environment

Environment
1:05 pm
Wed July 18, 2012

Lake Charles looks at alternative fuels

Lake Charles city officials are taking a new look at alternative fuels for public vehicles. City Councilman Rodney Geyen has been pushing Lake Charles City Hall officials to research the costs and savings of using natural gas to run vehicles.

Geyen points to the Lafayette Consolidated Government as an example of what can be done. Lafayette officials have told Geyen that a $25,000-a-month fuel bill for five city buses was reduced to $1,800 a month using compressed natural gas.

Read more
Environment
12:46 pm
Wed July 18, 2012

Coalition offers vision for Gulf restoration

More than two years after the catastrophic BP oil spill, environmental groups say billions of dollars BP is expected to spend on restoration should go toward buying tens of thousands of acres of coastal land for conservation, rebuilding Louisiana's eroding wetlands and creating nearly 200 miles of oyster reefs.

Read more
The Two-Way
6:26 am
Tue July 17, 2012

Drought In U.S. Now Worst Since 1956; Food Prices To Spike, Economy To Suffer

On Monday, a weed was growing through the dry earth at Marion Kujawa's pond, which he normally uses to water the cattle on his farm in Ashley, Ill.
Scott Olson Getty Images

Originally published on Tue July 17, 2012 4:16 pm

With about 55 percent of the continental U.S. suffering from "moderate to extreme drought" conditions the nation is withering under conditions that haven't been this bad since 1956, according to a new report from National Climatic Data Center.

Read more
The Two-Way
2:43 pm
Mon July 16, 2012

For Some British Creatures, Wet Conditions 'Almost Apocalyptic'

Puffins on Farne Islands where many puffin burrows have drowned.
National Trust

Record rainfall in England has battered some wildlife. The country's National Trust says the conditions — record rain in April and June and a very wet July — has been "almost apocalyptic."

Here's how the BBC describes the situation:

"The breeding season has been particularly catastrophic, with sea birds being blown off cliffs by gales and garden birds unable to find food for their young.

Read more
Latest News
12:11 pm
Mon July 16, 2012

Salt water moving up Mississippi River

With the Mississippi River running at low levels, salt water is moving up from the Gulf of Mexico.

The Times-Picayune reports that denser, heavier saltwater flows upriver beneath fresh water flowing downstream when the river's flow drops below normal. The Army Corps of Engineers says salt water is not yet considered a threat to water supplies in the New Orleans area.

Environment
12:03 pm
Mon July 16, 2012

DNR geologist: Gas may be bubbling from salt dome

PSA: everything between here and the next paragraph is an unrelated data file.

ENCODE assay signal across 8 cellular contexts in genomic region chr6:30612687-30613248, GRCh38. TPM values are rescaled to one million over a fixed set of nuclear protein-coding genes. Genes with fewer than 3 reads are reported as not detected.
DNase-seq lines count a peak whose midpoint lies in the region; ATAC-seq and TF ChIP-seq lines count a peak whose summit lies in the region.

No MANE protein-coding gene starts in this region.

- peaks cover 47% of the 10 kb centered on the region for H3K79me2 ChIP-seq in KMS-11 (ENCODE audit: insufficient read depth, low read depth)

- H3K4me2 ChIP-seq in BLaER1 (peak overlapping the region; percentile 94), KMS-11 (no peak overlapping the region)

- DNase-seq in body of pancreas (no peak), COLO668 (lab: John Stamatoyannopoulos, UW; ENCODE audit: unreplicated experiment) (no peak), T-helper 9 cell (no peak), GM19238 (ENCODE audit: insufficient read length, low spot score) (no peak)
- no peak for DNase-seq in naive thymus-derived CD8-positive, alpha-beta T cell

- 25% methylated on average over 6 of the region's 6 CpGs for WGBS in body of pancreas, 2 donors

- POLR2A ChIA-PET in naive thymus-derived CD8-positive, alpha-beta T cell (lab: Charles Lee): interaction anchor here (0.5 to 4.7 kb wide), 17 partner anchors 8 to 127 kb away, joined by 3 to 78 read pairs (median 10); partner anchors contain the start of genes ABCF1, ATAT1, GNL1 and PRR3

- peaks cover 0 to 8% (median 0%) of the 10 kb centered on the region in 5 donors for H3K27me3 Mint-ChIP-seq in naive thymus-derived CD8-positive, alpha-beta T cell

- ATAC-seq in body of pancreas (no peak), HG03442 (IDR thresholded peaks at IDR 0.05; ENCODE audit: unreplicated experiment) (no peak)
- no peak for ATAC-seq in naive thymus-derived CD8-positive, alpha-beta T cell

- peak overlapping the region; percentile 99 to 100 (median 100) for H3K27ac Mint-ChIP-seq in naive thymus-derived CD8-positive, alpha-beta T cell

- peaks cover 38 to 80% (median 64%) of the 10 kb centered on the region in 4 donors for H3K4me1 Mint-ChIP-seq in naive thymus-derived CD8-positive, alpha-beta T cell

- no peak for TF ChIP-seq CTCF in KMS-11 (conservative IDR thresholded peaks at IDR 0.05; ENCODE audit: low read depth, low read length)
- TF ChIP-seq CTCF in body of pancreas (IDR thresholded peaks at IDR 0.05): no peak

ASSUMPTION PARISH — A top geologist at the Louisiana Department of Natural Resources says bubbling gas in bayous in Assumption Parish may be connected to a salt dome deep underground.

The Advocate reports (http://bit.ly/LsftDK) that Madhurendu Kumar, director of DNR's geological oil and gas division, told residents last week that gas that has collected in pockets of a fault along the Napoleonville Dome could be being released naturally.

The Two-Way
11:13 am
Mon July 16, 2012

Fifth Fatal Shark Attack Has Australia Reconsidering Great Whites' Protection

A Great White off the coast of South Africa in 2009.
Dan Kitwood Getty Images

There are shark encounters you may laugh at — such as the one we posted about last week. The reactions of a young woman and man when a bull shark steals a fish from the end of her line are wonderful.

Then there are the stories that are no laughing matter — such as those coming in recent days from western Australia.

Read more
Environment
11:12 am
Mon July 16, 2012

Tree-loving Mandeville tallies every tree

There are 151,347 trees, more or less, within Mandeville's city limits, and only about 7 percent of them are live oaks.

Those are among the findings of a study done for the city by two graduate students and their professors at the Southern University Agricultural Research & Extension Center.

Maggie Trenary, an inspector in the city planning department, tells The Times-Picayune (http://bit.ly/NrgLj5) that the low number of live oaks was a surprise. She says the city will have to plant more.

Read more
Around the Nation
3:58 am
Mon July 16, 2012

Montana Extends Wolf Hunting Season

Originally published on Tue July 17, 2012 9:19 am

Transcript

STEVE INSKEEP, HOST:

Montana is making it easier to hunt wolves. The wolf population has been growing even though wolf hunting is already legal. So wildlife officials are doing away with the statewide kill limit. They are nearly doubling the length of the season and the state will also allow trapping, which many conservationists call inhumane. Here's Dan Boyce with Montana Public Radio.

Read more
Environment
4:37 pm
Sun July 15, 2012

From Coal To Gas: The Potential Risks And Rewards

Oil field workers drill into the Gypsum Hills near Medicine Lodge, Kan. Hydraulic fracturing, or "fracking," to coax out oil and gas has led to a natural gas boom, but some remain concerned of the potential environmental impact.
Orlin Wagner AP

Originally published on Mon July 16, 2012 7:58 am

This past week, the National Oceanic and Atmospheric Administration (NOAA) released a report linking climate change to some of the extreme weather events of 2011, like the devastating drought in Texas and record high temperatures in Britain.

None of this bodes well for the future, but there is a glimmer of hope. It turns out that U.S. carbon emissions are down nearly 8 percent since 2006.

Read more

Pages